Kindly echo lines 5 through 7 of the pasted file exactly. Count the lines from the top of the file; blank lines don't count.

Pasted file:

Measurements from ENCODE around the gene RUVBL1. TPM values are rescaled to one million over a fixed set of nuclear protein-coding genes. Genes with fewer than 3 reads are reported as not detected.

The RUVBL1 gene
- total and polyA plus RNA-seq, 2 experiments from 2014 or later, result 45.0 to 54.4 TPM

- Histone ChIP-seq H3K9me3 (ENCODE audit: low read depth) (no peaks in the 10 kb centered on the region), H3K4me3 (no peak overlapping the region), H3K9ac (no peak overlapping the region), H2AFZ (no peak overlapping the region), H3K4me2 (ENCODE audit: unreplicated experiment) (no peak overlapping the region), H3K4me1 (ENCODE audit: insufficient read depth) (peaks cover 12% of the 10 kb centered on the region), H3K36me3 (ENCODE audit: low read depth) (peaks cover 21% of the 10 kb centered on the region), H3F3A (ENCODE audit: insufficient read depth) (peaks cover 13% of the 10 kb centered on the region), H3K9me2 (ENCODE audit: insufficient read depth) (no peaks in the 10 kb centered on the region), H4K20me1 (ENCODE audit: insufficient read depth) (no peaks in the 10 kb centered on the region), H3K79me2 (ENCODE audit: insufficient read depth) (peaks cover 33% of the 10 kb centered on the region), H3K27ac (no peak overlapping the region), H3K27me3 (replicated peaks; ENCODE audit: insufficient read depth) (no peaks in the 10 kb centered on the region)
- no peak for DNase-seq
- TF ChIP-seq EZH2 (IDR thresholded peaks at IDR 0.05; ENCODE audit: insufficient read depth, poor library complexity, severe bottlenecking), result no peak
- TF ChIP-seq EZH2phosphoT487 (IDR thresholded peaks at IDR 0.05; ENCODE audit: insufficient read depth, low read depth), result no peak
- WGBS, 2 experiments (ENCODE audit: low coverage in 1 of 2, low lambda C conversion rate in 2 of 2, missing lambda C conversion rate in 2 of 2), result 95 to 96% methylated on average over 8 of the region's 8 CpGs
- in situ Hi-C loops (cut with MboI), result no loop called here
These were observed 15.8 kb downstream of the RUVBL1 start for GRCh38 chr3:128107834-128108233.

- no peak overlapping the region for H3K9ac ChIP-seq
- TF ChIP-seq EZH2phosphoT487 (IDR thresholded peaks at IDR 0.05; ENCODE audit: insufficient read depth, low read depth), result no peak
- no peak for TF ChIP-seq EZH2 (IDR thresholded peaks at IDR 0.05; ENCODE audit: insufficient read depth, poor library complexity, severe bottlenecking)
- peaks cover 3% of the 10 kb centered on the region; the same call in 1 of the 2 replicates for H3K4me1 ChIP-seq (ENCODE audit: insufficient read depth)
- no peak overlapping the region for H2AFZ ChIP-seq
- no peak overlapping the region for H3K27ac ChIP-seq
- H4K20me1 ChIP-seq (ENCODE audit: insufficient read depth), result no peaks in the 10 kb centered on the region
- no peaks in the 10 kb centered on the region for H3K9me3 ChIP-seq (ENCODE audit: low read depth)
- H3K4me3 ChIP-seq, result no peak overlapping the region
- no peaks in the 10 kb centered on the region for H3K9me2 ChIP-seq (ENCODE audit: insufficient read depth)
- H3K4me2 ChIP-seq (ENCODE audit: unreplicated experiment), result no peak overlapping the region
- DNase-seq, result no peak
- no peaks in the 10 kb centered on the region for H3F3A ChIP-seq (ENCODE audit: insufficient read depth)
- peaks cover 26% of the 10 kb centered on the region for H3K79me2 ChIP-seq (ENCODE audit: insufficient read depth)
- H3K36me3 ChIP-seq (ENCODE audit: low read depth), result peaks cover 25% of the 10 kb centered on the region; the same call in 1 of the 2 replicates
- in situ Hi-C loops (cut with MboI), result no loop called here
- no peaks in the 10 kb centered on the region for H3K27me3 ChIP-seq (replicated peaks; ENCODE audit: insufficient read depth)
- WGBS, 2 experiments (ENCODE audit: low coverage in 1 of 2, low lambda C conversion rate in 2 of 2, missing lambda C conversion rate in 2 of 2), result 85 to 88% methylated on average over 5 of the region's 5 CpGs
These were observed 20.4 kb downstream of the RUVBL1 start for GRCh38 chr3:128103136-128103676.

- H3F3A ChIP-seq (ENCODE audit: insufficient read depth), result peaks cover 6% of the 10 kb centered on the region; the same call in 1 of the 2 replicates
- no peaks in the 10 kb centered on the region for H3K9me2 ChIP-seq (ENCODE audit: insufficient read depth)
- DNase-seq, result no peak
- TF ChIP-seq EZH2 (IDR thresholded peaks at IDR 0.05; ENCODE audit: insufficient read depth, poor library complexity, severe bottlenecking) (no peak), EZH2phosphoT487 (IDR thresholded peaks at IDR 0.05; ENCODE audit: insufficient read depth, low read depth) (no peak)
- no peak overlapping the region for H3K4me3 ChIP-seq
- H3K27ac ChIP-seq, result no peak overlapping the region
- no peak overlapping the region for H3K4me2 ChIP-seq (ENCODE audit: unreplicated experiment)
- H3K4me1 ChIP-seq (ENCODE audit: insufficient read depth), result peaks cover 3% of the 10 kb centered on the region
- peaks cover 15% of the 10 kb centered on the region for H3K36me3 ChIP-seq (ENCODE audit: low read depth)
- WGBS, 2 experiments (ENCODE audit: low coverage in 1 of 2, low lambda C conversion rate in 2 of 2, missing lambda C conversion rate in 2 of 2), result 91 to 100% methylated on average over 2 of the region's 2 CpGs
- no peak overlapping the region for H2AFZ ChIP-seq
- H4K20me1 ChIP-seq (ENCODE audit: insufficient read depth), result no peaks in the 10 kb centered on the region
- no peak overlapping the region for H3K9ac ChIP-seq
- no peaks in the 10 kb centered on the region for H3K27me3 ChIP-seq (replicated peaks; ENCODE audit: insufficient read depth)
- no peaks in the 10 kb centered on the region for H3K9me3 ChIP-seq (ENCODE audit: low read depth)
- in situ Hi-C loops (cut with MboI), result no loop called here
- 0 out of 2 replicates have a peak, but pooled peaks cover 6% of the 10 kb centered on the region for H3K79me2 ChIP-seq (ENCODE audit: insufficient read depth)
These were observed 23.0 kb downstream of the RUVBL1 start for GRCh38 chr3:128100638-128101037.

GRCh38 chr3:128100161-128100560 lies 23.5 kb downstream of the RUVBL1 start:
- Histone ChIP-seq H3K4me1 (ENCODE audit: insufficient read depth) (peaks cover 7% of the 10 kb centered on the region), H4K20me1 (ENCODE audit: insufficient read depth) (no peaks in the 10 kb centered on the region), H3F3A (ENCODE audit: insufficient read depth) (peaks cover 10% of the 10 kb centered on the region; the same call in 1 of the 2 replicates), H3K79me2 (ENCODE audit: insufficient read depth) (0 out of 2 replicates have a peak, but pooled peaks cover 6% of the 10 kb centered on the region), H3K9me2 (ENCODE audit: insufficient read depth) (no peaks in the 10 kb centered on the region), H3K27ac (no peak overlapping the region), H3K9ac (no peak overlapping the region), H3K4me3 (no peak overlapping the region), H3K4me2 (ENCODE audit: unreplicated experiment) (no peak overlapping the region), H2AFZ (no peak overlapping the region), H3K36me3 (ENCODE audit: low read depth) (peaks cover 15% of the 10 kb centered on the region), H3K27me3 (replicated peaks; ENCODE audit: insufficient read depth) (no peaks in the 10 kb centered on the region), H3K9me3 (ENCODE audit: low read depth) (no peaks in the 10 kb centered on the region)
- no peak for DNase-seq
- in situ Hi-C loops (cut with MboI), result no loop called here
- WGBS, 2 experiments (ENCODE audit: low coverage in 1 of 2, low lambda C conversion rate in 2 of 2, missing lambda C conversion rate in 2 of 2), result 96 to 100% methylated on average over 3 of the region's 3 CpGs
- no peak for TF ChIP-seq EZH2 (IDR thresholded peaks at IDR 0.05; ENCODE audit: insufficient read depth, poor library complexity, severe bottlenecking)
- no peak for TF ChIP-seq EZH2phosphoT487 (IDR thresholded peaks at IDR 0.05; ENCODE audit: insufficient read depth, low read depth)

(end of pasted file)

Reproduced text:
- no peak for DNase-seq
- TF ChIP-seq EZH2 (IDR thresholded peaks at IDR 0.05; ENCODE audit: insufficient read depth, poor library complexity, severe bottlenecking), result no peak
- TF ChIP-seq EZH2phosphoT487 (IDR thresholded peaks at IDR 0.05; ENCODE audit: insufficient read depth, low read depth), result no peak